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Who gets admitted to medical education in low- and middle-income countries — and why does it matter?


April 7, 2020

Recent studies have found that doctors and nurses in low- and middle-income countries are often absent from work, sometimes seek unauthorized payments for services, and may treat patients in disrespectful or abusive ways.

A recent commentary in Human Resources for Health points out that while improving work environments might help the overall situation, that solution isn’t always feasible in low-resource settings.

Instead, the authors suggest reforming medical education practices to focus on admitting students who are motivated by a strong desire to serve the needs of their community, rather than by receiving external rewards. These providers are, per the authors, less likely to engage in negative behaviors and more likely to deliver high quality care even in tough circumstances.

Dr. Katherine Tumlinson

Dr. Katherine Tumlinson

Dr. Dilshad Jaff

Dr. Dilshad Jaff

Lead author Katherine Tumlinson, PhD, is an assistant professor of maternal and child at the UNC Gillings School of Global Public Health and a Faculty Fellow at the Carolina Population Center. Co-author Dilshad Jaff, MD, MPH, is an adjunct assistant professor of maternal and child health and the Gillings Humanitarian Fellow.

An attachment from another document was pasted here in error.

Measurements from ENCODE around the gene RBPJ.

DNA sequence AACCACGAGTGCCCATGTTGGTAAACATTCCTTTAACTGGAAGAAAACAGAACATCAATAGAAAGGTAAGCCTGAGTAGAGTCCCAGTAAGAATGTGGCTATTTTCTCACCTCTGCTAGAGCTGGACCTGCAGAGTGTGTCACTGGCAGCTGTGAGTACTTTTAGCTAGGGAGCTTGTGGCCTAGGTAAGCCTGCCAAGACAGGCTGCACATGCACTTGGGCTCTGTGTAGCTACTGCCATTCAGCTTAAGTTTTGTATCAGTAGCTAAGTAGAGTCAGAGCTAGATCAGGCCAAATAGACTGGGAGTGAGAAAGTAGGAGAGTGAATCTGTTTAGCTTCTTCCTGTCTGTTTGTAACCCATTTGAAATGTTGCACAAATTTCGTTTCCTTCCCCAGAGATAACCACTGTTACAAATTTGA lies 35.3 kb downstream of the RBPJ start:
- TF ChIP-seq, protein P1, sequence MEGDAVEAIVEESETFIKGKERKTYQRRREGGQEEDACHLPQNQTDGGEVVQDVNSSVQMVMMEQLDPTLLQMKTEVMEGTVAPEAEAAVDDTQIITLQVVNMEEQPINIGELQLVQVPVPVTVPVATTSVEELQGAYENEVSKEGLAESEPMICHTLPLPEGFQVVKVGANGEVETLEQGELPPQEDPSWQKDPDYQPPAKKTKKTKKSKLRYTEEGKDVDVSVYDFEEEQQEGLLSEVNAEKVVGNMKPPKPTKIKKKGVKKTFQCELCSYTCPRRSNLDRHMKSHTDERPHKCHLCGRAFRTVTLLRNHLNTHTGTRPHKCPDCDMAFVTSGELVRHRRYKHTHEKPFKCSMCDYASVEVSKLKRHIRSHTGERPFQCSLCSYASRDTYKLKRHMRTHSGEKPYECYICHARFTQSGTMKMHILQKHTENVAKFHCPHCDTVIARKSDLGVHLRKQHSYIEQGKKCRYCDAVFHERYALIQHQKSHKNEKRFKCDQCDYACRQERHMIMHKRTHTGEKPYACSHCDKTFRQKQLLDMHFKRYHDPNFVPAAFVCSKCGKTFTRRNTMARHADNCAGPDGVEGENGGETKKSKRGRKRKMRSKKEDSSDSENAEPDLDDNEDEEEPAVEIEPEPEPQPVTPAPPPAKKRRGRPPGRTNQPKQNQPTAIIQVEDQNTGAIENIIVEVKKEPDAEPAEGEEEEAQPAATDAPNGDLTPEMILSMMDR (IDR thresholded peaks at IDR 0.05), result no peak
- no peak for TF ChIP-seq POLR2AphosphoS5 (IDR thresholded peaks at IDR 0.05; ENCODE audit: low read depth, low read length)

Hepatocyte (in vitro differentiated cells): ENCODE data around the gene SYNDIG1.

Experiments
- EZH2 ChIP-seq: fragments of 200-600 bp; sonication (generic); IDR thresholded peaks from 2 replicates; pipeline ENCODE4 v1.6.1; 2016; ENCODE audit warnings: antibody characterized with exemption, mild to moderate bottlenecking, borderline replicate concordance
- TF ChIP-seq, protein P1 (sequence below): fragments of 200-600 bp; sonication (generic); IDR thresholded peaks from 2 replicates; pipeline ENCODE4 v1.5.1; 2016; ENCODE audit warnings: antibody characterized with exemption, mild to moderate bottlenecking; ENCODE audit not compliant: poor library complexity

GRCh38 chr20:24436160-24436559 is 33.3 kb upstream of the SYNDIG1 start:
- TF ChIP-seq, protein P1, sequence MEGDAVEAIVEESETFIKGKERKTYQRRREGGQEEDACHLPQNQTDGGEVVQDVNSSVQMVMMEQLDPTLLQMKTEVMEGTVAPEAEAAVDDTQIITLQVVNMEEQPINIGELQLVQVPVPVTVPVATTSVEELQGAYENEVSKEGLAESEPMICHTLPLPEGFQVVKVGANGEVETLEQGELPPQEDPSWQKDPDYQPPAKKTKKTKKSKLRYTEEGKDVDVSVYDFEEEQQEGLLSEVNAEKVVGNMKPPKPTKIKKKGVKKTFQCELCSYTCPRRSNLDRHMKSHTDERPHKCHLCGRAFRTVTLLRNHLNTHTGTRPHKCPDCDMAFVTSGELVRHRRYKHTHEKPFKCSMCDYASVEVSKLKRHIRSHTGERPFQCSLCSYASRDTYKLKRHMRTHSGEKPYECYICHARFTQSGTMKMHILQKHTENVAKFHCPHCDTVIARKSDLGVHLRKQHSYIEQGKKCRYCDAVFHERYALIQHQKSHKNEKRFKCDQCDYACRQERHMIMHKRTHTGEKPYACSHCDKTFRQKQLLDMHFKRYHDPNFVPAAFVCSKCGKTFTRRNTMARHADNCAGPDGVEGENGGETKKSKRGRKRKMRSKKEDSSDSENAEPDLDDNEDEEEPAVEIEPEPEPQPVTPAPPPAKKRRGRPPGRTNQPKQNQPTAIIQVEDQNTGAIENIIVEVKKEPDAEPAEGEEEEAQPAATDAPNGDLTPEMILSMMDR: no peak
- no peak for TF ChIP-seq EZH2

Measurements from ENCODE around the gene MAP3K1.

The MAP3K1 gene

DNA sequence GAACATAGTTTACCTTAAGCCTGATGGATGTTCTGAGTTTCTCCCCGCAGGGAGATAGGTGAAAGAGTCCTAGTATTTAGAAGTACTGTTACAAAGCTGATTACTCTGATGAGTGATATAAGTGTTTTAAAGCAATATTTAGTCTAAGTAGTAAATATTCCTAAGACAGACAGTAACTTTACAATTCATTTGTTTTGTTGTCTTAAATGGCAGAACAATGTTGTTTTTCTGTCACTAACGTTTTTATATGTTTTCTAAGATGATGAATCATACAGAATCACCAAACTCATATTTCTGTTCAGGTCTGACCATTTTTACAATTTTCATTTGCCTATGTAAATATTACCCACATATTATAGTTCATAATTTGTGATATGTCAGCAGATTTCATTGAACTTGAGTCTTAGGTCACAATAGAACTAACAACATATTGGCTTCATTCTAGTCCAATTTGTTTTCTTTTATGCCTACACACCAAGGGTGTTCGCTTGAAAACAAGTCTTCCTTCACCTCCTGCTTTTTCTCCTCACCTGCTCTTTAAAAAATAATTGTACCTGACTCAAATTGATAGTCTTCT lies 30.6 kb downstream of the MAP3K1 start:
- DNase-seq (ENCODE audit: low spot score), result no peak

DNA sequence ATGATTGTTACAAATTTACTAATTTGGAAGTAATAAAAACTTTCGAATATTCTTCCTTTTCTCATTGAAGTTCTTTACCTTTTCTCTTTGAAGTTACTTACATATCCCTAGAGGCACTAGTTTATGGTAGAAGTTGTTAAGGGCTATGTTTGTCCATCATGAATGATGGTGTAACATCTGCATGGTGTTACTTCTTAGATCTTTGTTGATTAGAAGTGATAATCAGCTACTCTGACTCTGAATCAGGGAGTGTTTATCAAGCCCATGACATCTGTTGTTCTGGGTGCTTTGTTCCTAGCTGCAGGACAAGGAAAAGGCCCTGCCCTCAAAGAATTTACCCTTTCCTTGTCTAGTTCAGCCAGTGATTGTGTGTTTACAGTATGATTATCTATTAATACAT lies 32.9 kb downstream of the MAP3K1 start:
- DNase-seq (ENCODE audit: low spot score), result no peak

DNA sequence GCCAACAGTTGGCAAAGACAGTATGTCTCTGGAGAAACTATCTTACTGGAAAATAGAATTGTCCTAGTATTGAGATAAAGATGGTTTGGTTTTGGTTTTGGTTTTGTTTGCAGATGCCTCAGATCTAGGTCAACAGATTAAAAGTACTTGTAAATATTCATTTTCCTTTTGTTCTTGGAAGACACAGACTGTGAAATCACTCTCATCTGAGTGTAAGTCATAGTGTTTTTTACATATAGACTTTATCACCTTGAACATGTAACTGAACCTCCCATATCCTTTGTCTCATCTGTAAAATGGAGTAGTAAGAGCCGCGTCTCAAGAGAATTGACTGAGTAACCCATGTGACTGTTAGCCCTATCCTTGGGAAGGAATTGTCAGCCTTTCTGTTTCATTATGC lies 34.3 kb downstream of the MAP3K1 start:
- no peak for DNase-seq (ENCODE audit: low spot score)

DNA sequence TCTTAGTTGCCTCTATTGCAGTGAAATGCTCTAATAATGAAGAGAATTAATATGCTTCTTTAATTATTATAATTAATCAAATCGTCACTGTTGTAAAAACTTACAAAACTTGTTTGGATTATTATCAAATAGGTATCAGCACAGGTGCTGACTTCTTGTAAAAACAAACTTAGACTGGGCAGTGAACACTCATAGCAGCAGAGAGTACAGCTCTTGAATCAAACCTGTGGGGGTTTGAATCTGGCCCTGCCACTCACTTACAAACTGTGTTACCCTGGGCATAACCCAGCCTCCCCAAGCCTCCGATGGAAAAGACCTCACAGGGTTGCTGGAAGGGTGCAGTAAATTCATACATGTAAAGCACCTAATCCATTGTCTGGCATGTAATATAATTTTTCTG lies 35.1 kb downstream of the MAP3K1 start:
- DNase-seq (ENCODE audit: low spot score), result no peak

“The objective of this commentary is to describe promising, feasible and sustainable recommendations for correcting negative provider behaviors,” they write in the commentary. “Our recommendations are designed to address the systemic challenge of low intrinsic motivation among providers in developing countries.”

Extrinsic motivational factors — such as salary and title — are largely outside of an individual clinician’s control but can greatly affect their work environment and job satisfaction. Most people are impacted at least to a small degree by extrinsic factors, but those who are highly driven by rewards and personal profit may be more susceptible to engaging in harmful practices when frustrated by their working conditions.

In contrast, intrinsic motivation is grounded in an individual providers personal enjoyment and satisfaction in “a job well done.” High levels of intrinsic motivation are linked to self-efficacy, with the result that this type of health care provider will strive to deliver high-quality service even when their environment is not ideal.

“We suggest that providers with a strong sense of professional identity are less likely to engage in negative behaviors,” the co-authors write. “We further suggest that changes to the admission process for medical and nursing schools in low-to-middle-income countries, along with curriculum reform, can result in a workforce that is more intrinsically motivated. Although reform will require cooperation and consensus among ministry of health officials and educational institutions, the financial and logistical resources required to increase intrinsic motivation are low relative to the cost of drastically improving extrinsic factors.”